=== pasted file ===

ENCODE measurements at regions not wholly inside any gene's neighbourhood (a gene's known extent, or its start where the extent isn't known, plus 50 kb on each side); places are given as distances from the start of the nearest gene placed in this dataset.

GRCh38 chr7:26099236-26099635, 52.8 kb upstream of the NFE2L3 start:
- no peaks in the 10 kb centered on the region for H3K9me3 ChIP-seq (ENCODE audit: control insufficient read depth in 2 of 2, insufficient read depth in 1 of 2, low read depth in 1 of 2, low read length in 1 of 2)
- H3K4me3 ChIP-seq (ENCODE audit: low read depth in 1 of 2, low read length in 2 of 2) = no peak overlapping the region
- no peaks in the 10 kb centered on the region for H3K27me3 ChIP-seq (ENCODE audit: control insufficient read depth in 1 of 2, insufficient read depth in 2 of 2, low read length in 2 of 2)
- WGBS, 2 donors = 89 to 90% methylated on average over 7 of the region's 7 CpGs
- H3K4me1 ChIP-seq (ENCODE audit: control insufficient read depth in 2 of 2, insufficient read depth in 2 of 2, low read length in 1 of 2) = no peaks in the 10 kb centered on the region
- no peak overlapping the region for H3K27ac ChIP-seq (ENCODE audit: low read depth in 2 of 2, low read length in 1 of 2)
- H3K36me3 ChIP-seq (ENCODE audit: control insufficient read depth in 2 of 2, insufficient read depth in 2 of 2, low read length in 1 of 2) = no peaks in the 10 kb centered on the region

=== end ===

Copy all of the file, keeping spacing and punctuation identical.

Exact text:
ENCODE measurements at regions not wholly inside any gene's neighbourhood (a gene's known extent, or its start where the extent isn't known, plus 50 kb on each side); places are given as distances from the start of the nearest gene placed in this dataset.

GRCh38 chr7:26099236-26099635, 52.8 kb upstream of the NFE2L3 start:
- no peaks in the 10 kb centered on the region for H3K9me3 ChIP-seq (ENCODE audit: control insufficient read depth in 2 of 2, insufficient read depth in 1 of 2, low read depth in 1 of 2, low read length in 1 of 2)
- H3K4me3 ChIP-seq (ENCODE audit: low read depth in 1 of 2, low read length in 2 of 2) = no peak overlapping the region
- no peaks in the 10 kb centered on the region for H3K27me3 ChIP-seq (ENCODE audit: control insufficient read depth in 1 of 2, insufficient read depth in 2 of 2, low read length in 2 of 2)
- WGBS, 2 donors = 89 to 90% methylated on average over 7 of the region's 7 CpGs
- H3K4me1 ChIP-seq (ENCODE audit: control insufficient read depth in 2 of 2, insufficient read depth in 2 of 2, low read length in 1 of 2) = no peaks in the 10 kb centered on the region
- no peak overlapping the region for H3K27ac ChIP-seq (ENCODE audit: low read depth in 2 of 2, low read length in 1 of 2)
- H3K36me3 ChIP-seq (ENCODE audit: control insufficient read depth in 2 of 2, insufficient read depth in 2 of 2, low read length in 1 of 2) = no peaks in the 10 kb centered on the region